Sample Isochron Plot.
 Source: Chris Stassen "Isochron Dating"

The avidity with which minerals incorporate parent element varies, so for time 0, as one moves in a positive direction along the x axis, you will find the sample points corresponding to mineral samples that incorporate the parent element with greater ease than the daughter element. This explains what we would expect with the isochron at time zero.

Now, as the sample ages, the parent element will decay to the daughter isotope. For each of the original sample points in the rock, the amount of parent element r will decrease which the amount of radiometric daugher isotope di will increase. Remember that decay takes place in a proportional manner, so the larger the amount of parent element, the the greater these data points will move. If we plot these lines over time, what we see is that the data points remain colinear and the slope increases. These straight lines are isochrons, and they can be used to determine the age of the sample. As the respected geologist Claude Allègre points out, with respect to the RbSr dating method:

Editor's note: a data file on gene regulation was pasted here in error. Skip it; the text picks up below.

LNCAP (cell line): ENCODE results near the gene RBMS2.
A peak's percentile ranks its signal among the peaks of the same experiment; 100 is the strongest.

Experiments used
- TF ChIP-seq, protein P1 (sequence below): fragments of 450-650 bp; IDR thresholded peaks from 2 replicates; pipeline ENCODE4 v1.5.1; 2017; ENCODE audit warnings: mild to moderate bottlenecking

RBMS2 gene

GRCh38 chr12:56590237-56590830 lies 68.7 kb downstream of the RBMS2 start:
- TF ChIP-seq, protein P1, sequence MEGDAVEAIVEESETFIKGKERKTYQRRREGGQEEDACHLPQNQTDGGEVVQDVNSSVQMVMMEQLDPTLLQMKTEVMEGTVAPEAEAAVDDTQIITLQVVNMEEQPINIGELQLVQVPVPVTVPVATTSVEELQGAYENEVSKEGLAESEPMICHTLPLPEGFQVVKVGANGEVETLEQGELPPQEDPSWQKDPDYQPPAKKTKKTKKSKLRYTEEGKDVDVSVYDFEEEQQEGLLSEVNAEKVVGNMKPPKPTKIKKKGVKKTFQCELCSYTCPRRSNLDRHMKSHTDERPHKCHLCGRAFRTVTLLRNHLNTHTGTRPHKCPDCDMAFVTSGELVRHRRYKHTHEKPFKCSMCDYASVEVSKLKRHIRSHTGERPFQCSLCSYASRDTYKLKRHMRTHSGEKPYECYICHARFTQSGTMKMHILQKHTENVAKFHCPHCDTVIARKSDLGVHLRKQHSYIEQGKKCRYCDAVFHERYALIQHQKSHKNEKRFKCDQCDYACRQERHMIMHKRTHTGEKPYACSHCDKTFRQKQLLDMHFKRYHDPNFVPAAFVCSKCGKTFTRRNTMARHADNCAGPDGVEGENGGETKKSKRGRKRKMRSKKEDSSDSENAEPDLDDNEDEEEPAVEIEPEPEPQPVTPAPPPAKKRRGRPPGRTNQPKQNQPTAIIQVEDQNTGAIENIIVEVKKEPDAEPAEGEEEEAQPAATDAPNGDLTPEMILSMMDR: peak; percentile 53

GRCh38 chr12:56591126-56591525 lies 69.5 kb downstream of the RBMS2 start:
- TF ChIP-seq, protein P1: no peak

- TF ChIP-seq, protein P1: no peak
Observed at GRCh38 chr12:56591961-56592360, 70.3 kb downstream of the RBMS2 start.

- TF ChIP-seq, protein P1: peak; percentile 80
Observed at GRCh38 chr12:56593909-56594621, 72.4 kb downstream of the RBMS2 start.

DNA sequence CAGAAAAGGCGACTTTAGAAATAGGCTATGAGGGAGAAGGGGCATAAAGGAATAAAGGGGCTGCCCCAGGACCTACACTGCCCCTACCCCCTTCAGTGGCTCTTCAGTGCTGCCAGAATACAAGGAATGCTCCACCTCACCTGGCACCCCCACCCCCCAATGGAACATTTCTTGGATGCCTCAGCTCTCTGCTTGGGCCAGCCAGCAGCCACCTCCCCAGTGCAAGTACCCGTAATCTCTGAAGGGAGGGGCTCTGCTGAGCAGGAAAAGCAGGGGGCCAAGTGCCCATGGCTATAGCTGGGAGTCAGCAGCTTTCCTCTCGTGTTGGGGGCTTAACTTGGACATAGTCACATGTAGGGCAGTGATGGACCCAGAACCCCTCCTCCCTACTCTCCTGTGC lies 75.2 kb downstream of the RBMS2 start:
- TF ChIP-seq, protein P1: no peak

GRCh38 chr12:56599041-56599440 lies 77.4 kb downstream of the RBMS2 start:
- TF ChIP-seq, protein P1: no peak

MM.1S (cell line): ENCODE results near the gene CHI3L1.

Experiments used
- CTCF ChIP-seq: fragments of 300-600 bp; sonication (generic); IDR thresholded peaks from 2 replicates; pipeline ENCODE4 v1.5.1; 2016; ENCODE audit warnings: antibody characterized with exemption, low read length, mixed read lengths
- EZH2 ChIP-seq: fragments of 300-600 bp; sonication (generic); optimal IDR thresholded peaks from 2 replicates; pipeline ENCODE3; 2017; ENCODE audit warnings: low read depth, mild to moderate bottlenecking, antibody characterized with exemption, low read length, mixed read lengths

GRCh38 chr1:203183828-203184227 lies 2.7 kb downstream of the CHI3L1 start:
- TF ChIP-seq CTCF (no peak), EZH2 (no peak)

"Let us take the example of a series of minerals (or total rocks) which are assumed to be cogenetic (minerals from the same rock, or rock from the same massif). The 87Sr/86Sr and 87Rb/86Sr isotope ratios of each of them are measured. If the representative points lie in a straight line, the slope of the straight line is equal to (expλt -1) and the age of the system of boxes can be calculated" [4]